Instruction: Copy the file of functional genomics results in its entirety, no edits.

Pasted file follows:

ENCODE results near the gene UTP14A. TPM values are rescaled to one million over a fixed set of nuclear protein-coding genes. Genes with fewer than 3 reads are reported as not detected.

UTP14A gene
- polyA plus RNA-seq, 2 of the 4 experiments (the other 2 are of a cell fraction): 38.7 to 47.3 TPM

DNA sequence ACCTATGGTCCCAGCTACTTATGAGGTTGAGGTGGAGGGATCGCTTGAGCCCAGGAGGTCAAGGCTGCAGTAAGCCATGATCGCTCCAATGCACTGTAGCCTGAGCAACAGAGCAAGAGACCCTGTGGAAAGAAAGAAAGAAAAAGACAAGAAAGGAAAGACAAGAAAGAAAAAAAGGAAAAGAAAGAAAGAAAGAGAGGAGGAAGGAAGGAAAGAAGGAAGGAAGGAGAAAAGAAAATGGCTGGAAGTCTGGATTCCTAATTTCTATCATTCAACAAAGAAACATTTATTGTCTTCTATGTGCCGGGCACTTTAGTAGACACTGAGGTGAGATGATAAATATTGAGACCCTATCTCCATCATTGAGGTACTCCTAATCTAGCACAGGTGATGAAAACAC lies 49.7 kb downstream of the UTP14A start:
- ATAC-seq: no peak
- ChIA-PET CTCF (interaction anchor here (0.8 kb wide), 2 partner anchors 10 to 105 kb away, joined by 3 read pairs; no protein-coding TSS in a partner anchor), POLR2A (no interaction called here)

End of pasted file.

ENCODE results near the gene UTP14A. TPM values are rescaled to one million over a fixed set of nuclear protein-coding genes. Genes with fewer than 3 reads are reported as not detected.

UTP14A gene
- polyA plus RNA-seq, 2 of the 4 experiments (the other 2 are of a cell fraction): 38.7 to 47.3 TPM

DNA sequence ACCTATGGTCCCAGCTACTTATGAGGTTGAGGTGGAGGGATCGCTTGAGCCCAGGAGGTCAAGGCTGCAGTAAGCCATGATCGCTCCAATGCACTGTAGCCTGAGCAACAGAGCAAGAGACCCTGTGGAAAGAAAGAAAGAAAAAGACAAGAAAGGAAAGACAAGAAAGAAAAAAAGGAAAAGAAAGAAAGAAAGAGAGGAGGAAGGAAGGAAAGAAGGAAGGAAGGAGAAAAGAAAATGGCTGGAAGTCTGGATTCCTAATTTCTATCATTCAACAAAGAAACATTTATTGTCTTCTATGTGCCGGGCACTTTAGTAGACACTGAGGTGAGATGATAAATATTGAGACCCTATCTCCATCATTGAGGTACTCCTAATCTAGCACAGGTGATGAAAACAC lies 49.7 kb downstream of the UTP14A start:
- ATAC-seq: no peak
- ChIA-PET CTCF (interaction anchor here (0.8 kb wide), 2 partner anchors 10 to 105 kb away, joined by 3 read pairs; no protein-coding TSS in a partner anchor), POLR2A (no interaction called here)